Viña del Mar has at least 2 things (other than Entremasas) that you should go see while you're there. One is Moai from Easter Island. If you take a photo just right, you can fool some fools into believing you actually paid the billion* dollars to fly to Easter Island from Santiago.

The other is the flower clock that they are so proud of. It's not amazing, I know. But it's pretty cool. And if you're going to be there to see the Moai and get some sun, you might as well mosey on over and take a photo. I'm told that they change the flowers every now and then, so the colors probably vary.
Son las 12:37, perras.
What's more, Viña is more like a "real city" in some respects; they have a Lider (Chilean WalMart), good shopping, a (VERY nice) Casino, a boardwalk... the whole nine.  I recommend having a drink on the patio of the Enjoy Bar, which is right across from the casino, at the end of the little street that leads to the boardwalk. They had a drink called the "Quiet Relax"... which is just a ridiculous name for a drink that was strong as hell and unidentifiable. Stick with a pisco sour. They are delicious here.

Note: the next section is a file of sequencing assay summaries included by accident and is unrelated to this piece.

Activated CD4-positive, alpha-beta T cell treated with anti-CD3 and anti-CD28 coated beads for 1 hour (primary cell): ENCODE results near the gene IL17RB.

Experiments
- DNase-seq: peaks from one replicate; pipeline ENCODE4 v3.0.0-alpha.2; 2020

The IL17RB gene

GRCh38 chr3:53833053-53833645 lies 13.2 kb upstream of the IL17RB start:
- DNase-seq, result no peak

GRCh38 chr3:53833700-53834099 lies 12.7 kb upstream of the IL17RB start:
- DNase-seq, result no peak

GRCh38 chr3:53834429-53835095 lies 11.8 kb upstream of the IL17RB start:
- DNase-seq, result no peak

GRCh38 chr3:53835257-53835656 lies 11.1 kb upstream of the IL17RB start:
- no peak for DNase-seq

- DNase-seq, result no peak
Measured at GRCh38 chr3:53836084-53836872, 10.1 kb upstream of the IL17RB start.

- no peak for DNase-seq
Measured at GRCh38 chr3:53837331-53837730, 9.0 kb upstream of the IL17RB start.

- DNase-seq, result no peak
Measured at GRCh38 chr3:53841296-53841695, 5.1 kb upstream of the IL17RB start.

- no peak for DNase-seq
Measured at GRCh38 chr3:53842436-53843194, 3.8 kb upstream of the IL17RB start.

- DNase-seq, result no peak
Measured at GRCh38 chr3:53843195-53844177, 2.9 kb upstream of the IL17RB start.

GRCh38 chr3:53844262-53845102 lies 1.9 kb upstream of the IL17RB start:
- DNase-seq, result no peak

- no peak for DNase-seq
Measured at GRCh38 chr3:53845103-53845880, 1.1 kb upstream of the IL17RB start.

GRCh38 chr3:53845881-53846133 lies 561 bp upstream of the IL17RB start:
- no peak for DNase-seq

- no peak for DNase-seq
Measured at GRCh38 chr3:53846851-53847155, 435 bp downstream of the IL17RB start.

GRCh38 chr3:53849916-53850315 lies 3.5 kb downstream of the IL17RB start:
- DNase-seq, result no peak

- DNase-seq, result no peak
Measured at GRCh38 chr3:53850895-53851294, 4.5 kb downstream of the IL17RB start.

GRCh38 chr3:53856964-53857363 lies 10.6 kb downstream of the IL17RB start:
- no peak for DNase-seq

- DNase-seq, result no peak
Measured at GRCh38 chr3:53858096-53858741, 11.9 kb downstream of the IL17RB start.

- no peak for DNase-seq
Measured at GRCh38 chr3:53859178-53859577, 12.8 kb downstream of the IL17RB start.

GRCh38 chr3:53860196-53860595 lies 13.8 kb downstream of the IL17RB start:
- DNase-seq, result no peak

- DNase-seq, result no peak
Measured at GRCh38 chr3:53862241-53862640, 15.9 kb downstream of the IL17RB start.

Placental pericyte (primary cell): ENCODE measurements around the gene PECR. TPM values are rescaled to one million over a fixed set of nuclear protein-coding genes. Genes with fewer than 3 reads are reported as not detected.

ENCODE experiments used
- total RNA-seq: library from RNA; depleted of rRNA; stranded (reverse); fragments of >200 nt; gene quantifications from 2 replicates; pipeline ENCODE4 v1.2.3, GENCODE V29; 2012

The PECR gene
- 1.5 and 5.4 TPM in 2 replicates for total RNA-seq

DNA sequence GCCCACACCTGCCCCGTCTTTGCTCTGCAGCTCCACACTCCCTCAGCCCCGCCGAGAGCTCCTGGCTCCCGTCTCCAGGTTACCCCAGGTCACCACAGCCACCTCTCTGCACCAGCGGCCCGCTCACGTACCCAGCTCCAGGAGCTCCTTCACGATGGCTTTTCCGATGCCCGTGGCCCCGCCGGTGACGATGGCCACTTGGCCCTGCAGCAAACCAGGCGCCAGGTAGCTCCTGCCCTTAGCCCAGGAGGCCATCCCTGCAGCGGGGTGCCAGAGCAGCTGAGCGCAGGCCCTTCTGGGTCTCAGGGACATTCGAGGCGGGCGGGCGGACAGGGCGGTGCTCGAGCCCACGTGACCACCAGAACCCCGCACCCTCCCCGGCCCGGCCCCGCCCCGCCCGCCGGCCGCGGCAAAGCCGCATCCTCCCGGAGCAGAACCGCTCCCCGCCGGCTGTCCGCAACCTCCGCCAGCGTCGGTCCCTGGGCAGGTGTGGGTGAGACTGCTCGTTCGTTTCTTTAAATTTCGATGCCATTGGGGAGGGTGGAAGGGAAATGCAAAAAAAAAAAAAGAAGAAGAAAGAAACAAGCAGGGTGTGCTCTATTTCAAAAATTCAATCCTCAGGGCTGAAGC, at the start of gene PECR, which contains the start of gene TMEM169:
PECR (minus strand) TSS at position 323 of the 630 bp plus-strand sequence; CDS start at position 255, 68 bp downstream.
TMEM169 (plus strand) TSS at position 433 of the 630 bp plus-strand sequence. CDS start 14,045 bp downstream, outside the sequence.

I also recommend renting one of the 4-person Surreys (bikes with an awning above it) and riding up and down the street. We went a little crazy and drove up to the doors of the casino. It was hilarious, but I think you just had to be there. You should probably do it, too, and let's see if we can start a trend. If you do, please send me a photo. I'll post it. I swear.

A stroll along the boardwalk should also be in your cards for the day, as well as a good wander of the shopping streets. We ate at a delicious pan-Asian restaurant that night, which by its name was highly deceiving, as it brings to mind a certain bad-mall-Chinese-food vibe; Wok & Roll.